In the early 1950's, the threat of Communism created an air of paranoia in the United States and exploiting those fears was Senator Joseph McCarthy of Wisconsin. However, CBS reporter Edward R. Murrow and his producer Fred W. Friendly decided to take a stand and challenge McCarthy and expose him for the fear monger he was. However, their actions took a great personal toll on both men, but they stood by their convictions and helped to bring down one of the most controversial senators in American history. Written by
Brian Washington <Sargebri@att.net>
Precisely every 23 minutes (the standard running time of TV shows from the 1950s), the film is punctuated by a jazz song performed by Dianne Reeves. See more »
During Murrow's speech at the RNTDA Convention - the scene that bookends the film - the screen to his left reads: "A Salute to Edward R. Murrow - October 25, 1958". The script font used on the screen is Ballantines; this typeface was only designed 16 years later in 1974 (by Brendel Typestudio). See more »
In 1935, Ed Murrow began his career with CBS. When World War II broke out, it was his voice that brought the Battle of Britain home to us, through his "This Is London" radio series. He started with us all, many of us here tonight, when television was in its infancy, with the news documentary show, "See It Now." He threw stones at giants. Segregation, exploitation of migrant workers, apartheid, J. Edgar Hoover, not the least of which, his historical fight with Senator McCarthy. He ...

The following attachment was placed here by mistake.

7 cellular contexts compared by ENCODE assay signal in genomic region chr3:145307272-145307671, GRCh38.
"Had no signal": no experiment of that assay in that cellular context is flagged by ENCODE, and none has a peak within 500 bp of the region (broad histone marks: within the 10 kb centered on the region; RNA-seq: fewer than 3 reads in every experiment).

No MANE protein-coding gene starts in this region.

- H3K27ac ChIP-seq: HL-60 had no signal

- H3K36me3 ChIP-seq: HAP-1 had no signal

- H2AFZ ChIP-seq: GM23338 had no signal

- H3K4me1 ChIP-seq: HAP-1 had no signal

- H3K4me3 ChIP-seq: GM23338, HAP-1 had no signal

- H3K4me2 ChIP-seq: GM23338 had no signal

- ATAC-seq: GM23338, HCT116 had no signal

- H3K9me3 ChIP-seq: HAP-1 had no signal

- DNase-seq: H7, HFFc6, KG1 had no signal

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Even the rating band at the tail of the film is in black and white. See more »
I don't know where to begin. If one judges a film by its ability to literally transport the viewer to another time and place, this film succeeds. If one judges a film by the cinematography, the composition of the scenes, whether the characterizations are well drawn, this film succeeds. If one judges a film's merits on integrity, truthfulness, honesty, this film succeeds. Good Night and Good Luck captures a moment in time.We look back on the fifties as a simpler time, our period of innocence. This film tells us straight and true that it was no simpler and no more innocent than our lives today.In fact, the sharpest contrast drawn between today and back then is the intelligence and the literacy, the erudition and the commitment to the tenets of good journalism of Edward R. Murrow and his crew.I cannot picture a Brian Williams or anyone else telling the owner of the network, as Murrow tells Bill Paley, "I can't make it to the game tonight. Thanks for inviting me, but I'm busy tearing down your network." A flawlessly executed film, the acting ensemble well cast, the point clearly and eloquently made, this film should be nominated for an Oscar, a Golden Globe and anything else that's out there. Thank you George Clooney. Your father is correct. "You got it right." Thank you Steven Soderburgh. Thank you, Mr. Murrow.
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